Western Howgills

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Saunterings:  Walking in North-West England

Saunterings is a set of reflections based upon walks around the counties of Cumbria, Lancashire and North Yorkshire in North-West England (as defined in the Preamble). Here is a list of all Saunterings so far.
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125.  “Walking is not a sport”

walking “Walking is not a sport” is the very first sentence of Frédéric Gros’s book A Philosophy of Walking (Gros, 2014). Gros should inform the International Olympics Committee. It has been awarding medals for walking since 1908 (the photo right is of the women’s 20 km walk at the 2012 London Olympics).

Wittgenstein famously wrote about the concept of a ‘game’, concluding that it was impossible to give a precise definition of the concept, since there is no one feature that formed a common element of all games. Instead, there is a complicated network of similarities and relationships, overlapping and criss-crossing. Gros is no Wittgenstein. He asserts that “sport is a matter of techniques and rules, scores and competition, necessitating lengthy training … and also obviously means cultivation of endurance, of a taste for effort, for discipline”. Walking is not a sport, he says, because “putting one foot in front of the other is child’s play”.

Maybe something has been lost in translation but this seems extraordinarily simplistic for a philosopher. I’d be more inclined to say that most sports are child’s play, or at least are derived from child’s play: running, swimming, jumping, kicking a ball, cycling, wrestling, and so on. Consider, for example, swimming. Most people can swim. Very few people swim competitively. When people go to their local swimming pool they usually go for exercise, for their mental and physical well-being, and maybe for camaraderie, but not for competition. Is swimming a sport? Is a swimming pool a sports facility?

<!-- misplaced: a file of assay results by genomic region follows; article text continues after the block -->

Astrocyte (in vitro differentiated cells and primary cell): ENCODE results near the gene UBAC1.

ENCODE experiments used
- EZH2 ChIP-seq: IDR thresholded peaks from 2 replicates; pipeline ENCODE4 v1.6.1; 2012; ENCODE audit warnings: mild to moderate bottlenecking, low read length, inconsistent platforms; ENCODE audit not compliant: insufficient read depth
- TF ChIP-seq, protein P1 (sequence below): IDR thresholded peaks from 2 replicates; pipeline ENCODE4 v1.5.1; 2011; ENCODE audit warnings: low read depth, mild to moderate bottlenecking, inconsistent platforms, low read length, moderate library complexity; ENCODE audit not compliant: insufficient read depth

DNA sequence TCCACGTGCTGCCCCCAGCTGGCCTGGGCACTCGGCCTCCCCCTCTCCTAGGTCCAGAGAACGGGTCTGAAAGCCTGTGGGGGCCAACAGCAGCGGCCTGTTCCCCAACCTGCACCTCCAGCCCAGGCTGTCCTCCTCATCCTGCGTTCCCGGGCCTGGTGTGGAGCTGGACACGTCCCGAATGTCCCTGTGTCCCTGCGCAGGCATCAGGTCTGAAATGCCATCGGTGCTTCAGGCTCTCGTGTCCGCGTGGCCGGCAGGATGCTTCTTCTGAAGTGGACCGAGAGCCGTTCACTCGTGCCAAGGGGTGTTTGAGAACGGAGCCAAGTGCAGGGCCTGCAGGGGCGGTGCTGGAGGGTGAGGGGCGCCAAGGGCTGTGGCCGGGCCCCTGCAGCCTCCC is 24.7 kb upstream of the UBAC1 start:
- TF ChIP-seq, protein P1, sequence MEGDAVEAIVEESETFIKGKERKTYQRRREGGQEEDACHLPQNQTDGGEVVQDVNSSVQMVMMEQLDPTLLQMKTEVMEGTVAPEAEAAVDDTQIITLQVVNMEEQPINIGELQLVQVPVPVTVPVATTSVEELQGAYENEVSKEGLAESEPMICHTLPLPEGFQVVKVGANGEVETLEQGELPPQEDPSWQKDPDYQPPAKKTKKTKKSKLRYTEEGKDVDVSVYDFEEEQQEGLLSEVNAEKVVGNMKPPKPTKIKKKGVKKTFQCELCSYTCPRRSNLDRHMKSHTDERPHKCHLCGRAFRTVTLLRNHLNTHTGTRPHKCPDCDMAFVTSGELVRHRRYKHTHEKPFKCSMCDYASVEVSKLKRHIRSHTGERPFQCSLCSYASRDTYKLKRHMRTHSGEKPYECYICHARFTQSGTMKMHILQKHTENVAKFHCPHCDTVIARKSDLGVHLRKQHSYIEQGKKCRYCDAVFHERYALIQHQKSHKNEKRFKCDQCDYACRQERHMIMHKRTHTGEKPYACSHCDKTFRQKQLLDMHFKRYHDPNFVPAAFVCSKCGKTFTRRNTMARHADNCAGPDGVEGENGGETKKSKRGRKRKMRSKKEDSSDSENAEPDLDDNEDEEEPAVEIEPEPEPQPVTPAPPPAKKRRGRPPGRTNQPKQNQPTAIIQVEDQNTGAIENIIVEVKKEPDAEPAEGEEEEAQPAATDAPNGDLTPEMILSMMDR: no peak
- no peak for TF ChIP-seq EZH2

Is walking less of a sport than swimming? If so, in what way? Some say that competitive walking looks weird – but at least there’s only one way to do it, as defined by the rules. There are several weird ways to do competitive swimming. Is there any other sport that you can do backwards? And ‘butterfly’, what’s that all about? Perhaps, to become recognised as a real sport, walking needs Olympics events for silly walks, as in the Ministry thereof. Even for ‘serious sports’ there’s a lot of silliness or childishness. I find it hard not to laugh at a rugby scrum, especially when it keeps collapsing. However, as the activity becomes more serious it becomes less sport. How often do we hear, usually about football, that “it’s not a game anymore; it’s a business”? Sport is a frivolous activity that is taken seriously but not too seriously. It occupies the space in the spectrum between pastime and business. great north swim